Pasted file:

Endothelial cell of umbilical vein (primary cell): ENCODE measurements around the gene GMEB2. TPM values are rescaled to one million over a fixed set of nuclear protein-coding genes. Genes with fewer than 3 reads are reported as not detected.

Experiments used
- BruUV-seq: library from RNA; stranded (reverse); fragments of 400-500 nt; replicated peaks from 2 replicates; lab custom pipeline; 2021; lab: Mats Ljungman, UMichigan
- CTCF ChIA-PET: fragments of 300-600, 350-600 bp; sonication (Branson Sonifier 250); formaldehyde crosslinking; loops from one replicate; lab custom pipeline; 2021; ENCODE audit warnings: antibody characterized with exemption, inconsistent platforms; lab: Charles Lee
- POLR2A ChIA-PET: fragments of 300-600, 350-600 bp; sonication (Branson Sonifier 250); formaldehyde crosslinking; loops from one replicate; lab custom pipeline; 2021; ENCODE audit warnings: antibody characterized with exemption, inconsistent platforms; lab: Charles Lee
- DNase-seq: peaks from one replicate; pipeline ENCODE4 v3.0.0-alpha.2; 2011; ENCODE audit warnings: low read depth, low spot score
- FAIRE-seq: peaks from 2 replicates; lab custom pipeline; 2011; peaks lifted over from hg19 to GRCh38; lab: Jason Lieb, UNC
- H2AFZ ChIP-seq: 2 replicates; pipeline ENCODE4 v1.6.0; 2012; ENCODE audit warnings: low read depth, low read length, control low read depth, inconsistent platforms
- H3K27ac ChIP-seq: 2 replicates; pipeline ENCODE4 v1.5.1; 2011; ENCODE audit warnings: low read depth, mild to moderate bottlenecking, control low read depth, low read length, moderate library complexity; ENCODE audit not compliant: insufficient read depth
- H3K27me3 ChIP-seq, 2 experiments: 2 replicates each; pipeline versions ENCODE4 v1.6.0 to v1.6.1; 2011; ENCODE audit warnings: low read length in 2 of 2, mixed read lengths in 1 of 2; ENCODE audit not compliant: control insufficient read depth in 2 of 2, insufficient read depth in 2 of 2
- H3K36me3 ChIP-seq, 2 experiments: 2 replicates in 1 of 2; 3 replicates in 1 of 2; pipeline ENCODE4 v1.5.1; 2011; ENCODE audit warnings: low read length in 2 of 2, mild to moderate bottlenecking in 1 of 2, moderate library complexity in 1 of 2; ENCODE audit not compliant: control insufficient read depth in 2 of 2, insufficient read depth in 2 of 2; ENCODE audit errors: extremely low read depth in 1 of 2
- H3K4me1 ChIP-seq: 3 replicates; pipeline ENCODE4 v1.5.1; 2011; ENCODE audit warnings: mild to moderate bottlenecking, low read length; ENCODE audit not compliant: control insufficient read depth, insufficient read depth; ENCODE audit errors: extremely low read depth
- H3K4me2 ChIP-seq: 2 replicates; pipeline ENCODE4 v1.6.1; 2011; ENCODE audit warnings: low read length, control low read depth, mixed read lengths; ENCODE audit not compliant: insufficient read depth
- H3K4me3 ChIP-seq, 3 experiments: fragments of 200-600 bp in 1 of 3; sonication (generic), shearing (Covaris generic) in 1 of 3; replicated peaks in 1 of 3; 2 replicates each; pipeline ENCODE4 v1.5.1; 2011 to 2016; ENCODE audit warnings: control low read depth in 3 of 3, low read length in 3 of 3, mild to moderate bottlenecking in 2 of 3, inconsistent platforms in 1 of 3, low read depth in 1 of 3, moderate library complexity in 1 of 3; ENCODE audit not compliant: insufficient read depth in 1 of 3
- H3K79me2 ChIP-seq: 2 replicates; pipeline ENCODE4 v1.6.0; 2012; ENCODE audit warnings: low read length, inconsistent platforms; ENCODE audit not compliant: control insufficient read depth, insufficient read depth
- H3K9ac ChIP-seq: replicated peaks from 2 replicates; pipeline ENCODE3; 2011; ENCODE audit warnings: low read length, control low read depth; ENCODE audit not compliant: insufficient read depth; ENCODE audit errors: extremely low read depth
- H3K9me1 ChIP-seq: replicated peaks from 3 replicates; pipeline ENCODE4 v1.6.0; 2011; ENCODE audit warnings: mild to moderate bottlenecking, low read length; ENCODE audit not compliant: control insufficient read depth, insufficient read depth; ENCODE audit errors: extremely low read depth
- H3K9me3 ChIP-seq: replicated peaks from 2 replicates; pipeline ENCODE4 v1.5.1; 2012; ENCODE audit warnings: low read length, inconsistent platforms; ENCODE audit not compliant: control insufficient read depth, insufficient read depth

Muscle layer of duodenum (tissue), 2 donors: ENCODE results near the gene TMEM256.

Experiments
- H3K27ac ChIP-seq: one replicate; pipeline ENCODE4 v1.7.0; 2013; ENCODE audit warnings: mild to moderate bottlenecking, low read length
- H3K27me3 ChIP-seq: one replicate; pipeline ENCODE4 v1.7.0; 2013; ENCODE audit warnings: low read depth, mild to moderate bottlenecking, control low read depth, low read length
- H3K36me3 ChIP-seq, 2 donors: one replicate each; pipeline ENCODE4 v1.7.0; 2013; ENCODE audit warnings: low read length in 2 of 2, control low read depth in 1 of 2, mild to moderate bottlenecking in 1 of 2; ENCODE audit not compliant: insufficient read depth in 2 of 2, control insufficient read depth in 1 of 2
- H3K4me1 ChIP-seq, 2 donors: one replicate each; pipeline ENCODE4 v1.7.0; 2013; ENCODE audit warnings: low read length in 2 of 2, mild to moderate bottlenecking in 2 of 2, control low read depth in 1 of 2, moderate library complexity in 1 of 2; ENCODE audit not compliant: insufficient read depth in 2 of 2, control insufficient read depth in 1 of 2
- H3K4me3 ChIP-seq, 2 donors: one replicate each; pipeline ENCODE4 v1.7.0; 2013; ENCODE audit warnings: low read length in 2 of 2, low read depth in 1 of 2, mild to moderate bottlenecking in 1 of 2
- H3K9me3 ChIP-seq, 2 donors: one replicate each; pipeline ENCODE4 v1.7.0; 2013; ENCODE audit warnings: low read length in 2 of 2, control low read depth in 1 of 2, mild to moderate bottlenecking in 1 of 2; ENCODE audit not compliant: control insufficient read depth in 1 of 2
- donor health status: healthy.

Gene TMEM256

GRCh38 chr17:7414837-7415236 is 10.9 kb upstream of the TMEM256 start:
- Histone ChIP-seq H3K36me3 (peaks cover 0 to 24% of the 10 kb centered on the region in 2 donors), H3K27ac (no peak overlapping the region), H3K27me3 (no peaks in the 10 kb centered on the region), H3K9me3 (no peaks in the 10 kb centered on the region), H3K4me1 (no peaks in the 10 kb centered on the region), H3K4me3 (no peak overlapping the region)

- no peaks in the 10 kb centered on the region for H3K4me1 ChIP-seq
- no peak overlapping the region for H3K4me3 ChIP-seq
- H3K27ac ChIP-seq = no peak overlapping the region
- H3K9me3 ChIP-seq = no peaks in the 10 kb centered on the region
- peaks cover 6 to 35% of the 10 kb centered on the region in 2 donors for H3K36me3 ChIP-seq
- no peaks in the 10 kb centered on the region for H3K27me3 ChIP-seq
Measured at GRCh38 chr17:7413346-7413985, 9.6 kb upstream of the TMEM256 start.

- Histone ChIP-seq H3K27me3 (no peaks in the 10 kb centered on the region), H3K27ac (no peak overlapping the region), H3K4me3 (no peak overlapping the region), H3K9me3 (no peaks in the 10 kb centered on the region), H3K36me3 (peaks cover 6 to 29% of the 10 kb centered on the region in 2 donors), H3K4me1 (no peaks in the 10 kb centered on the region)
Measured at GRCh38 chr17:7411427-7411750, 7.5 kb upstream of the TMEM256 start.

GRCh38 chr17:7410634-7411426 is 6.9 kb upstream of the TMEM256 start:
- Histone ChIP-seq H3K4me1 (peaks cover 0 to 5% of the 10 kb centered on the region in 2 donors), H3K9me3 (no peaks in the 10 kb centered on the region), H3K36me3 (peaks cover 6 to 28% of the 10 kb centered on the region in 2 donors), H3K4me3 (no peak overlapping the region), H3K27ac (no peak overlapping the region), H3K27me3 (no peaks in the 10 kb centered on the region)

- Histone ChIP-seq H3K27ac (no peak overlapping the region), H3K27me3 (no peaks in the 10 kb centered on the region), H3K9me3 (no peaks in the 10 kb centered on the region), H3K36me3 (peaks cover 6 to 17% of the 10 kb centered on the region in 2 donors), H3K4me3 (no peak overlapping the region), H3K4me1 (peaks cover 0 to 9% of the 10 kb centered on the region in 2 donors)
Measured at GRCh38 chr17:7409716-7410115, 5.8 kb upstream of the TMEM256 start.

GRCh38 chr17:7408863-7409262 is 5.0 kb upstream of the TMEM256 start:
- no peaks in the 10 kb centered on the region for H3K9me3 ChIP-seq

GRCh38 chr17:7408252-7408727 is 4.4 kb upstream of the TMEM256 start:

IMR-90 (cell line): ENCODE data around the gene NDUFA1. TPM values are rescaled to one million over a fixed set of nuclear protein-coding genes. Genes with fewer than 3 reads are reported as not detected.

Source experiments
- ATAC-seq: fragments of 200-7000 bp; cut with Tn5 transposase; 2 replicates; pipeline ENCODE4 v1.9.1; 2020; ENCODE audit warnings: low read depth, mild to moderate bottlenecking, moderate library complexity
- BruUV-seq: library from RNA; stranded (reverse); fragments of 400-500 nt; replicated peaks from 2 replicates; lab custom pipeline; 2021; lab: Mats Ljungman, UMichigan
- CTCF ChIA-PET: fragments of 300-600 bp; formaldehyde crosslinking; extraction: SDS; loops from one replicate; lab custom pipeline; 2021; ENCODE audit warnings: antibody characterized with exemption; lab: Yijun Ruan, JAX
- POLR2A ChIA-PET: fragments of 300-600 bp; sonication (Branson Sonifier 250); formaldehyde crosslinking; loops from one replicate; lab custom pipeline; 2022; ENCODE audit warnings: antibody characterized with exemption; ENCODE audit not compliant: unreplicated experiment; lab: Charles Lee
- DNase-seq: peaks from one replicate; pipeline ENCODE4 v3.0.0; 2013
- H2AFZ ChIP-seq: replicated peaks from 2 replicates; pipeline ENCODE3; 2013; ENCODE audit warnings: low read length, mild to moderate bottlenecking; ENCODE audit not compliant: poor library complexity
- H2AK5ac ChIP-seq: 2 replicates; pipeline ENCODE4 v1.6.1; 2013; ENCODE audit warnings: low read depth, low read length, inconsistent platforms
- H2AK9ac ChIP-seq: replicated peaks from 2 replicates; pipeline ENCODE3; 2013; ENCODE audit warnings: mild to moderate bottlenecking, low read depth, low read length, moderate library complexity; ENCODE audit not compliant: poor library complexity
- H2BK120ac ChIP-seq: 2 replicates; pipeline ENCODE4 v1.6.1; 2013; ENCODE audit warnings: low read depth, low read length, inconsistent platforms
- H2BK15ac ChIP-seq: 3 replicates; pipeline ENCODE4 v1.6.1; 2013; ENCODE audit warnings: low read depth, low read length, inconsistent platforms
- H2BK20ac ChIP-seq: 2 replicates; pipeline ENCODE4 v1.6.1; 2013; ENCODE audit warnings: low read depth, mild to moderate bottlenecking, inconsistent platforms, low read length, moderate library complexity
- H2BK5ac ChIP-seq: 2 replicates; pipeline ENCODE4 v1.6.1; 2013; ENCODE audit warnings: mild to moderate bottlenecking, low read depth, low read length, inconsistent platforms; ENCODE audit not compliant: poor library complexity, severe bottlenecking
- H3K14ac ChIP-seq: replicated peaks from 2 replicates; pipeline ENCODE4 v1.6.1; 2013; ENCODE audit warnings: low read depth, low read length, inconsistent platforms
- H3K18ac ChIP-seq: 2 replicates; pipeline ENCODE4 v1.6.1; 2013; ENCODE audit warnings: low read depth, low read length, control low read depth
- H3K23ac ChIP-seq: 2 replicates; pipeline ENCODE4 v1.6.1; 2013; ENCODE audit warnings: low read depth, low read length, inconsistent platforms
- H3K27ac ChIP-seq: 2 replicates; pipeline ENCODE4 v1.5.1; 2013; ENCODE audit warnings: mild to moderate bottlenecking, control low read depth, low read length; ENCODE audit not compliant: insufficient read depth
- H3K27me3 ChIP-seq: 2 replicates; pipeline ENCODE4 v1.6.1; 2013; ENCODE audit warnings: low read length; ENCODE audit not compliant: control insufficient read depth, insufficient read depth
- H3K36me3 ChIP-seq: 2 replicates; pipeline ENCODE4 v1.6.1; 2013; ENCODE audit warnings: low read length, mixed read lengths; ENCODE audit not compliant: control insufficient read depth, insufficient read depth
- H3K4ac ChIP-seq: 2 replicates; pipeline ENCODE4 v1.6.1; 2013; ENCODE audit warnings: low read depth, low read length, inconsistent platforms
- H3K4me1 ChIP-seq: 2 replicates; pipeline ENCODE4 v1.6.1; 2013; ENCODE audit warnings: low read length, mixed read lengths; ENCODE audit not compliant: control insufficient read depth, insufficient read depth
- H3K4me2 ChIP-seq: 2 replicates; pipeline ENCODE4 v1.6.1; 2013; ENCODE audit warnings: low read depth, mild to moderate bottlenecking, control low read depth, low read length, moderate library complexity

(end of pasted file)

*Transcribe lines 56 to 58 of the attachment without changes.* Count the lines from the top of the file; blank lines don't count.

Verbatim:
- H2AK9ac ChIP-seq: replicated peaks from 2 replicates; pipeline ENCODE3; 2013; ENCODE audit warnings: mild to moderate bottlenecking, low read depth, low read length, moderate library complexity; ENCODE audit not compliant: poor library complexity
- H2BK120ac ChIP-seq: 2 replicates; pipeline ENCODE4 v1.6.1; 2013; ENCODE audit warnings: low read depth, low read length, inconsistent platforms
- H2BK15ac ChIP-seq: 3 replicates; pipeline ENCODE4 v1.6.1; 2013; ENCODE audit warnings: low read depth, low read length, inconsistent platforms